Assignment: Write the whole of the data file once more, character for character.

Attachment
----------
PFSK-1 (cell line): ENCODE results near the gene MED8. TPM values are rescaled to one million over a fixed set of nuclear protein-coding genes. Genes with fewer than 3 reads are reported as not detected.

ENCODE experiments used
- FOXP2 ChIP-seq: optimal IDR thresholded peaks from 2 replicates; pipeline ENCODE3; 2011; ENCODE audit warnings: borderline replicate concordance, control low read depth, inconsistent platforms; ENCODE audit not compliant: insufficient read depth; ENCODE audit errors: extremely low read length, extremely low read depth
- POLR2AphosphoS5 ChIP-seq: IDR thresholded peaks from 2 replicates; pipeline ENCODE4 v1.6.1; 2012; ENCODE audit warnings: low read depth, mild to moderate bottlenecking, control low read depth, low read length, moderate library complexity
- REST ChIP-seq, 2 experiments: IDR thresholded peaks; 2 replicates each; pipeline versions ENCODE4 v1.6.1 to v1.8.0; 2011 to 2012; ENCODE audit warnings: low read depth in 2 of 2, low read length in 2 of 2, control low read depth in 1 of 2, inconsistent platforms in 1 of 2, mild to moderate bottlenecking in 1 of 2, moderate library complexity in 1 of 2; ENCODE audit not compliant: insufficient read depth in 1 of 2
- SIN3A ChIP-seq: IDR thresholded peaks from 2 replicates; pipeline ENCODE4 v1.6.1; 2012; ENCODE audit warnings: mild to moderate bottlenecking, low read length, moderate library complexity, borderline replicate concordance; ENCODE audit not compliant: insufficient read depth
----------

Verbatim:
PFSK-1 (cell line): ENCODE results near the gene MED8. TPM values are rescaled to one million over a fixed set of nuclear protein-coding genes. Genes with fewer than 3 reads are reported as not detected.

ENCODE experiments used
- FOXP2 ChIP-seq: optimal IDR thresholded peaks from 2 replicates; pipeline ENCODE3; 2011; ENCODE audit warnings: borderline replicate concordance, control low read depth, inconsistent platforms; ENCODE audit not compliant: insufficient read depth; ENCODE audit errors: extremely low read length, extremely low read depth
- POLR2AphosphoS5 ChIP-seq: IDR thresholded peaks from 2 replicates; pipeline ENCODE4 v1.6.1; 2012; ENCODE audit warnings: low read depth, mild to moderate bottlenecking, control low read depth, low read length, moderate library complexity
- REST ChIP-seq, 2 experiments: IDR thresholded peaks; 2 replicates each; pipeline versions ENCODE4 v1.6.1 to v1.8.0; 2011 to 2012; ENCODE audit warnings: low read depth in 2 of 2, low read length in 2 of 2, control low read depth in 1 of 2, inconsistent platforms in 1 of 2, mild to moderate bottlenecking in 1 of 2, moderate library complexity in 1 of 2; ENCODE audit not compliant: insufficient read depth in 1 of 2
- SIN3A ChIP-seq: IDR thresholded peaks from 2 replicates; pipeline ENCODE4 v1.6.1; 2012; ENCODE audit warnings: mild to moderate bottlenecking, low read length, moderate library complexity, borderline replicate concordance; ENCODE audit not compliant: insufficient read depth